Climate finance is predominantly focused on mitigation, whereas adaptation and “loss and damage” resulting from climate change are underfunded despite being considerable challenges for developing countries. Although the discussion on “loss and damage” was a major win from COP-27 there has been no concrete conversation on adaptation and the promised ‘global goal on adaptation’ remains undefined. This is in turn impeding the mobilisation of finance and implementation. For example, b etween 2010 and 2018, global public adaptation finance was only 6% of international official development assistance (ODA) (US$1.3 trillion). Figure 1 below highlights that adaptation funding is still a much smaller share of overall climate finance in developing countries.

Figure 1: Climate finance expenditure trends



Notes: Although allocations to adaptation have increased, the bulk of public climate financing to developing nations still goes to mitigation projects, rather than to supporting people to adapt to climate change. Source: Timperley 2021

Donors tend to favour mitigation projects for two main reasons:

  • The success of mitigation projects is easier to quantify and measure. For high-income countries, this reinforces the domestic political narrative around climate mitigation efforts. The benefits of this spending are also global, and therefore partially experienced in the donor country.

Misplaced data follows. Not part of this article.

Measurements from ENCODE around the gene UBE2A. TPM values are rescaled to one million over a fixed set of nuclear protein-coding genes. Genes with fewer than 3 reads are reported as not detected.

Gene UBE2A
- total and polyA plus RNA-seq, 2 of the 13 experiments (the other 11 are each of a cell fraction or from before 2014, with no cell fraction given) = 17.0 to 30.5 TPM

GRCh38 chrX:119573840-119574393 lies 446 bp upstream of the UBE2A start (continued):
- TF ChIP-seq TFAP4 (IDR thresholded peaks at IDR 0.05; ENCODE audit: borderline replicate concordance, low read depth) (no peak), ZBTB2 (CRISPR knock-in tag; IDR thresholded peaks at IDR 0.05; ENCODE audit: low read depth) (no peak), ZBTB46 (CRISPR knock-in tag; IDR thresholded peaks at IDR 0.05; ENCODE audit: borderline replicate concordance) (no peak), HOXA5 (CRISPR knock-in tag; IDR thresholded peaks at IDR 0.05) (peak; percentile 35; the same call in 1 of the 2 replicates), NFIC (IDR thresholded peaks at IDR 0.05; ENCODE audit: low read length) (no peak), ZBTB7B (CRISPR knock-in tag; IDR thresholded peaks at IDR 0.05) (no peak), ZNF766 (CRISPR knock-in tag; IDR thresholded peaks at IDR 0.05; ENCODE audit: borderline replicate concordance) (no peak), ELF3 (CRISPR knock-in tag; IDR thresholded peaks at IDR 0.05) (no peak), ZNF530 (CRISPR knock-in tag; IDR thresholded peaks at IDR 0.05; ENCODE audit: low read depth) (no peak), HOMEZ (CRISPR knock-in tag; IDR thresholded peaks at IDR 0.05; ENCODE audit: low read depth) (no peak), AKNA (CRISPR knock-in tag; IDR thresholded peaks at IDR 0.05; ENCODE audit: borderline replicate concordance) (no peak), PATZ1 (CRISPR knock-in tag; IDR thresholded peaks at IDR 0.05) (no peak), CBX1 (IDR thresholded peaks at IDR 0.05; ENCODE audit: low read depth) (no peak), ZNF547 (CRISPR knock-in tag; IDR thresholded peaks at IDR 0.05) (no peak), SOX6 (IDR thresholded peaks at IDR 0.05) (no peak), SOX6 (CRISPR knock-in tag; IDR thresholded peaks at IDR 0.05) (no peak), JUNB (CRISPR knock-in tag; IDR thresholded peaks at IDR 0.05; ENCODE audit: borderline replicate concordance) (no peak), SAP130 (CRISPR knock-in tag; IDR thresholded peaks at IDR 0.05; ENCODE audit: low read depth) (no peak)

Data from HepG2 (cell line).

• There is a return on investment. For example, investments in solar farms and electric cars is viable because there are tangible profits that can be accrued. Adaptation funds to vulnerable countries do not generate direct revenues but provide a public good, and thus the return on investment remains low.

Stringent requirements for accessing concessional climate finance disproportionately impact developing countries

In line with the focus on mitigation rather than adaptation, data shows that debt-creating instruments account for almost 60% of climate finance, while76% of climate multilateral loans are non-concessional.

Cities in developing countries struggle to access non-concessional finance and face debt sustainability issues. Furthermore, the physical and economic losses of climate change diminish the capacity to repay existing debt. This creates a vicious cycle, whereby the accumulating debt inhibits adaptation and resilience investments, further aggravating climate vulnerability. In addition, due to the increased risk of climate-related calamities, the cost of borrowing is greater in vulnerable countries, thus lowering the fiscal space available to invest in climate action.

This is particularly stark during emergency needs such as climate-induced disasters. On a recent IGC panel on the impacts of climate change on human wellbeing in developing countries, Pakistan’s Federal Secretary for Investment in the Prime Minister’s Office bemoaned the fallibility of climate financing. He explained that while a lot of money seems to be available, none of it is accessible for issues like the recent floods. In Pakistan, despite the country’s high emissions and low GDP per capita, accessing concessional international climate finance (CF) requires them to meet stringent qualifying criteria.